The Valentine’s Day Gift That Keeps On Giving

Bluemountain is a “freemium” site owned by American Greetings.  That is, it allows some free card sending and also offers a subscription for premium cards.  This card was from a subscription account and retrieved from the person who received the card.  The box above on the right lists the companies that either have placed cookies in the person’s browser in the process of loading the card, or that are checking for previously placed cookies.

The names includes some of the biggest players in cross-site behavioral advertising business.  Bluemountain’s privacy policy isn’t clear about the kinds of data these firms can learn about the recipients of its cards.  Based on what happens elsewhere on the web, one would suppose that what the firms conclude about the receiver’s card-viewing will be connected to other data about the recipient.  (Could the social connections—who sent the card to whom—also be a part of what Facebook and ClearSaleing, and other firms with social-marketing interests are after?)  Inferences about the meaning of these data can affect the ads, discounts, and other content the person gets elsewhere.  Alone the phenomenon may seem trivial.  In the context of streams of data collection, and moving into a future of increasingly sophisticated big-data analytics, it raises important social issues.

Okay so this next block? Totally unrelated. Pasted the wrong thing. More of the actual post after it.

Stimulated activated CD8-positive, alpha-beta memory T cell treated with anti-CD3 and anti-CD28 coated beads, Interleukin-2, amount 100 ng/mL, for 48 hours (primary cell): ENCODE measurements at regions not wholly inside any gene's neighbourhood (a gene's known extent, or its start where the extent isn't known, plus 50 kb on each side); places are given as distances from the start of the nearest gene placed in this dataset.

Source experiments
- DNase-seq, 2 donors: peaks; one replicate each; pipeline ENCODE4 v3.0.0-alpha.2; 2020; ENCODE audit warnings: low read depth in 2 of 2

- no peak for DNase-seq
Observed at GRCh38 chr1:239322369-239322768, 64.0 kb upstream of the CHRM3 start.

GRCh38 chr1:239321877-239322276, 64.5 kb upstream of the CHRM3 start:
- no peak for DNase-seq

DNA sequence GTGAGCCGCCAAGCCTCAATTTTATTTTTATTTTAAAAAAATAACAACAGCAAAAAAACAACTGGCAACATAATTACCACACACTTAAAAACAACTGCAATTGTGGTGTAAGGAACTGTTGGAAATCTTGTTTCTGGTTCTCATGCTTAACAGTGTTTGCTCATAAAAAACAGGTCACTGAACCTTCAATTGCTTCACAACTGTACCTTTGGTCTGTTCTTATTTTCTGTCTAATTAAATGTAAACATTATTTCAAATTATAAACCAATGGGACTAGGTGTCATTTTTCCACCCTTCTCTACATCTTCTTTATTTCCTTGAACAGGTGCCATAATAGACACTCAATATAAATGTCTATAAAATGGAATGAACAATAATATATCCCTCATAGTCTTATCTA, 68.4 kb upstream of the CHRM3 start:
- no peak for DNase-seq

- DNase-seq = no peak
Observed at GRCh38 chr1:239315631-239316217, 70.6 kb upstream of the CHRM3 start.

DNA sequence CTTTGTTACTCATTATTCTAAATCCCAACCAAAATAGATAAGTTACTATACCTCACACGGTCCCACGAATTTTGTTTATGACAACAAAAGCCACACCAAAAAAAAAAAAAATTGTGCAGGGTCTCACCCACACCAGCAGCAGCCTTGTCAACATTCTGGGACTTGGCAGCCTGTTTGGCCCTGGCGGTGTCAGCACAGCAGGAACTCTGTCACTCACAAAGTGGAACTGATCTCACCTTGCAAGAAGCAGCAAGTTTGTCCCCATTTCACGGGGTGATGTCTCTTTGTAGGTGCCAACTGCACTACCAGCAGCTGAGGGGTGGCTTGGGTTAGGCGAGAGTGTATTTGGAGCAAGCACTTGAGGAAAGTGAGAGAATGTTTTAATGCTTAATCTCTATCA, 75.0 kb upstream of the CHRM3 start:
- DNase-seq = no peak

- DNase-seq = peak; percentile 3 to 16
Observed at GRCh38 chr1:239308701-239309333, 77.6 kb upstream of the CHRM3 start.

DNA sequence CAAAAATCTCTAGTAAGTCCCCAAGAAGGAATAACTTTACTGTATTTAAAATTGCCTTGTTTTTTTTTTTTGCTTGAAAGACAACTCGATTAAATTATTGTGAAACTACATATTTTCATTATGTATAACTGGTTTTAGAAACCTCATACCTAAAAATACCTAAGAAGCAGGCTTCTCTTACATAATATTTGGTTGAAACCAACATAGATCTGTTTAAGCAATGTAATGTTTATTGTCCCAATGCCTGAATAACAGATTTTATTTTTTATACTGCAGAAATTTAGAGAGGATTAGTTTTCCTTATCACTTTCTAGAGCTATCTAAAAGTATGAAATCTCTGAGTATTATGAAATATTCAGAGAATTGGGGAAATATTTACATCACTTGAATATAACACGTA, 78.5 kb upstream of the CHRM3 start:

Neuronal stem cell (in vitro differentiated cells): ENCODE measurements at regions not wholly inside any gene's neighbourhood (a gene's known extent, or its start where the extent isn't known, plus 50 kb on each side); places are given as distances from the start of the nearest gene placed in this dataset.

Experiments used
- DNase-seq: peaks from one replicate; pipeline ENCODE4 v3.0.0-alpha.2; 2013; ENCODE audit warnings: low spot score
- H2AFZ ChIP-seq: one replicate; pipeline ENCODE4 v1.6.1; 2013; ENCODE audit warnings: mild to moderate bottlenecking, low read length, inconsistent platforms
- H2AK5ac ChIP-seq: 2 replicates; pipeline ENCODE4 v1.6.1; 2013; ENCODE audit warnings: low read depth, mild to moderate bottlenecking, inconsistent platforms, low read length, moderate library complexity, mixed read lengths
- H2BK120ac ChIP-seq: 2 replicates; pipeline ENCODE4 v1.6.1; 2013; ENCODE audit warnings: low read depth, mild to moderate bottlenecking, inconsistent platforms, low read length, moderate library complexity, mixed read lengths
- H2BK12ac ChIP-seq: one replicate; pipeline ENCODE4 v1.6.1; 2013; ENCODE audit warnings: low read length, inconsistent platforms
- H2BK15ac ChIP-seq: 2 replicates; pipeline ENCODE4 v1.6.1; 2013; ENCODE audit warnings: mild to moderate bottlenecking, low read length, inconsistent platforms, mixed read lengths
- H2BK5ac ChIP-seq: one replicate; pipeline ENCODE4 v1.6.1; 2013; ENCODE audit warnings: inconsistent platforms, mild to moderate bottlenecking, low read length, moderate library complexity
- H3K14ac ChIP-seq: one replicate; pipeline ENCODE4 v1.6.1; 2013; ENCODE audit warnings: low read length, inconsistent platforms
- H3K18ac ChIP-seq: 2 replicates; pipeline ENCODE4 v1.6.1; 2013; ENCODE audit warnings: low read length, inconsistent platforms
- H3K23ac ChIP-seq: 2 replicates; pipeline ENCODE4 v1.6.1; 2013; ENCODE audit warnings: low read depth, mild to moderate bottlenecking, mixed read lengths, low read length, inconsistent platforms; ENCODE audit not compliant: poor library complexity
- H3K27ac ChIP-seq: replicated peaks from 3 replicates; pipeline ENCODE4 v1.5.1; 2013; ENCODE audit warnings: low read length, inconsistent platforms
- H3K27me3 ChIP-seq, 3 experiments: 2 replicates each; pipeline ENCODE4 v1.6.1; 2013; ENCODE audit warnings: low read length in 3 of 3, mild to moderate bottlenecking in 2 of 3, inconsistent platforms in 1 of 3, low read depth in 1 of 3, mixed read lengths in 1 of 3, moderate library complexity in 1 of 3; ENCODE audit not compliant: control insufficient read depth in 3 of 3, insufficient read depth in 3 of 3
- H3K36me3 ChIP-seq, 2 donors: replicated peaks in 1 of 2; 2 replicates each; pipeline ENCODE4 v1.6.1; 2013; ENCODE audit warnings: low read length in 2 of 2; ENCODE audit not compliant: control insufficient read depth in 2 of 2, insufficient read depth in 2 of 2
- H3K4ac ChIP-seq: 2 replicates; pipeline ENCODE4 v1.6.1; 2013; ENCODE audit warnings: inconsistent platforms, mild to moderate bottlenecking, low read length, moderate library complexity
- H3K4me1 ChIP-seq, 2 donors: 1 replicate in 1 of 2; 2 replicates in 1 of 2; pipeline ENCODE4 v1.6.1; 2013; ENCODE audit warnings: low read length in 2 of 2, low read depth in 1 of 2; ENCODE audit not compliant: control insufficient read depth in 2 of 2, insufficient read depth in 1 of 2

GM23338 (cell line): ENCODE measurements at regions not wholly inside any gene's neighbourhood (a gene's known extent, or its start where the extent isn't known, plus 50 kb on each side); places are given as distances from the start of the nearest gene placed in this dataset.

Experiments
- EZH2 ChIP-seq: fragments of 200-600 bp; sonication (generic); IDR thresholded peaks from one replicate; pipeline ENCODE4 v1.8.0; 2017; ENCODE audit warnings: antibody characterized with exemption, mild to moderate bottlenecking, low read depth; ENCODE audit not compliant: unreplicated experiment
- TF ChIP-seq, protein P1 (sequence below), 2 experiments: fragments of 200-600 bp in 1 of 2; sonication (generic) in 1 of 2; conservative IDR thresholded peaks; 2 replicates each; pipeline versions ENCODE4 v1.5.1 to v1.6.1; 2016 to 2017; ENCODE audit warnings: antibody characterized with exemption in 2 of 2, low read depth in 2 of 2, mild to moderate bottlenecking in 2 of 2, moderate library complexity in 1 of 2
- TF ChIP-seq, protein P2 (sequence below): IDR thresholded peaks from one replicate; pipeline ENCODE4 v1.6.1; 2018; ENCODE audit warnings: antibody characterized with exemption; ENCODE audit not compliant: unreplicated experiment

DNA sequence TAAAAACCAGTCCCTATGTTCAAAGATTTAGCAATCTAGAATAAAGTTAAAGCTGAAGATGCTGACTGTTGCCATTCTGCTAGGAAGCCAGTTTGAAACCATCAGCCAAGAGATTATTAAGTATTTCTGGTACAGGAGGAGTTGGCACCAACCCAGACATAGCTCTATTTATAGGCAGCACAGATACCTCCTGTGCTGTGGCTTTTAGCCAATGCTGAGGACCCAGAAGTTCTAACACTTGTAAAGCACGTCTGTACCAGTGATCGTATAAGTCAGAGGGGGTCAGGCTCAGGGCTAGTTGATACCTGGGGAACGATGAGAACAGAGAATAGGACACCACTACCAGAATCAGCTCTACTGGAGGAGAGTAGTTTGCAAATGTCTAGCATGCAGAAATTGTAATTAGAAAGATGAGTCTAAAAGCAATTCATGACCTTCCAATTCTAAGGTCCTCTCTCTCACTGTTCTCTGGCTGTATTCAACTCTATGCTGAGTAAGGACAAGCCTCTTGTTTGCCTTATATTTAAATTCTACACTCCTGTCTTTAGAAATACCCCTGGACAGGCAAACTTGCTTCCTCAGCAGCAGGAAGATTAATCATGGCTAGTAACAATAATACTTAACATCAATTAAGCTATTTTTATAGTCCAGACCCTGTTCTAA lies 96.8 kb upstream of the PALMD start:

The process is transparent; your Valentine recipient wouldn’t normally see it.  This box is the result of a Ghostery application that reveals them.

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1 Response

  1. Danielle Citron says:

    This is fascinating. So the sender can find out where the information is going, though of course not the next chain of users of the data? Do you think it tells us where data processing and use is going? Much thanks, Danielle